Pew Analysis Highlights Immigrant Integration and Economic Contributions


March 7, 2012

Immigrants integrate into U.S. society over time and they contribute to the U.S. economy. These crucial yet often-overlooked facts are illustrated well by the Pew Hispanic Center’s latest statistical profile of the foreign-born population. According to Pew’s analysis of Census data, most immigrants have been here for more than a decade, and the longer they have been here, the more likely they are to have become homeowners and learned English. Moreover, growing numbers of immigrants are becoming U.S. citizens, which translates into growing political clout. The Pew data also show the degree to which immigrants fuel labor-force growth and fill valuable roles in the economy as workers in both high-skilled and less-skilled occupations. In short, immigrants are integral to the nation’s social and economic fabric.

  • The majority of immigrants are not newcomers to this country. As of 2010, just under two-fifths (38.2 percent) of the nation’s 39.9 million immigrants had come to the United States before 1990, while more than a one-quarter (27.1 percent) had arrived during the 1990s. Just over one-third (34.7 percent) had come in 2000 or later {Figure 1}.

  • The longer immigrants are here, the more likely they are to own a home. As of 2010, only one-quarter (24.9 percent) of foreign-born heads of households who arrived in the country in 2000 or later owned their own home. But this rose to nearly half (49.1 percent) of those who arrived during the 1990s and more than two-thirds (67.4 percent) of those who arrived before 1990 {Figure 2}.

  • The longer immigrants are here, the more likely they are to speak English well. As of 2010, a little over one-third (36.3 percent) of immigrants who had arrived in the country in 2000 or later spoke English “very well” or spoke only English at home. That share rose to more than two-fifths (44.9 percent) among those you arrived during the 1990s, and nearly three-fifths (56.3 percent) among those who arrived before 1990 {Figure 3}.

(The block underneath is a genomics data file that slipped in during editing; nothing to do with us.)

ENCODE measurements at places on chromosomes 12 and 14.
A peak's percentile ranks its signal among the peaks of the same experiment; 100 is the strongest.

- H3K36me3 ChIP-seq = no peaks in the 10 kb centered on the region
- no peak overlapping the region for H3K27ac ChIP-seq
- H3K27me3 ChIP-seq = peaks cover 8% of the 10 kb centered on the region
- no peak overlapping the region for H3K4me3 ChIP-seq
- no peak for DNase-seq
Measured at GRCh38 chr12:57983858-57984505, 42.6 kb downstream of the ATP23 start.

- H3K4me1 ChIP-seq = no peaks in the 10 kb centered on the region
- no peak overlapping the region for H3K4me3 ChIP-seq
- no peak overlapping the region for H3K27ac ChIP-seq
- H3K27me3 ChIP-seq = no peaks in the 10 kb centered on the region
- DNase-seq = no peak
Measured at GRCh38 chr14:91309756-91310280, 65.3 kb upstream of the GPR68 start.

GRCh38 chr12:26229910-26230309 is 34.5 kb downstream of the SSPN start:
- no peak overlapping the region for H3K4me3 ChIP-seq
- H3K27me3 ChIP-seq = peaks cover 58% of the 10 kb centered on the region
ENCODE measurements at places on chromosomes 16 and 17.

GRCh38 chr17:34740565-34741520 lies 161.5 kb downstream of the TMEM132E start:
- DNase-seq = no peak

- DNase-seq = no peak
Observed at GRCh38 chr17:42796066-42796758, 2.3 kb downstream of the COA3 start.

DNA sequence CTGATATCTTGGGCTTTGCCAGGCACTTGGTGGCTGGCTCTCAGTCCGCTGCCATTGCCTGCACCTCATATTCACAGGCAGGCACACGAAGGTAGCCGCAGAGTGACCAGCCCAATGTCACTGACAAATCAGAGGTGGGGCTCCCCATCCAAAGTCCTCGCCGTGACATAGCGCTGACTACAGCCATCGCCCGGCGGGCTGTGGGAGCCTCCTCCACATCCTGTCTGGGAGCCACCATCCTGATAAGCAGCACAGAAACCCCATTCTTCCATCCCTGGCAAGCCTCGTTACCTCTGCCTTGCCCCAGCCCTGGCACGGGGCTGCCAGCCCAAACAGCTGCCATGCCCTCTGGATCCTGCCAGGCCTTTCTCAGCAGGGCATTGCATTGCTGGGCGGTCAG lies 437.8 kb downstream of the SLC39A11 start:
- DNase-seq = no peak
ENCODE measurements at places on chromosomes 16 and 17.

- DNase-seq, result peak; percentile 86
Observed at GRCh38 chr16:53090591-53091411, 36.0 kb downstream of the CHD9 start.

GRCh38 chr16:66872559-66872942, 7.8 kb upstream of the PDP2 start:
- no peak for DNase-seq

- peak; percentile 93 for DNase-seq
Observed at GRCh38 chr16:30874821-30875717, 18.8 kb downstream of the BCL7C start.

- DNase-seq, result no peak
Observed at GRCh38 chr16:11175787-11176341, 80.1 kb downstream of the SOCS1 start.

• Immigrants are becoming naturalized U.S. citizens in large numbers. Between 2000 and 2010, the number of immigrants who were naturalized citizens increased by 5 million, from 12.5 million to 17.5 million. Those 5 million newly minted citizens are also potential new voters {Figure 4}.

  • Immigrants have become a driving force in the growth of the U.S. population, which is a key component of growth in the labor force. Between 2000 and 2010, the size of the foreign-born population increased by 28.2 percent, while the native-born population grew by only 7.6 percent {Figure 5}.

  • Immigrants fill vital roles in both highly skilled and less-skilled occupations. As of 2010, the foreign-born accounted for more than two-fifths (42.6 percent) of workers in farming, fishing, and forestry; nearly one-third (31.1 percent) in building and grounds cleaning and maintenance; and more than one-fifth in construction (22.9 percent), production occupations (22.4 percent); computer and mathematical occupations (22.2 percent), life, physical, and social sciences (21.2 percent), and food preparation and serving (20.5 percent) {Figure 6}. Immigrants accounted for more than one-seventh (15.6 percent) of the U.S. labor force overall.

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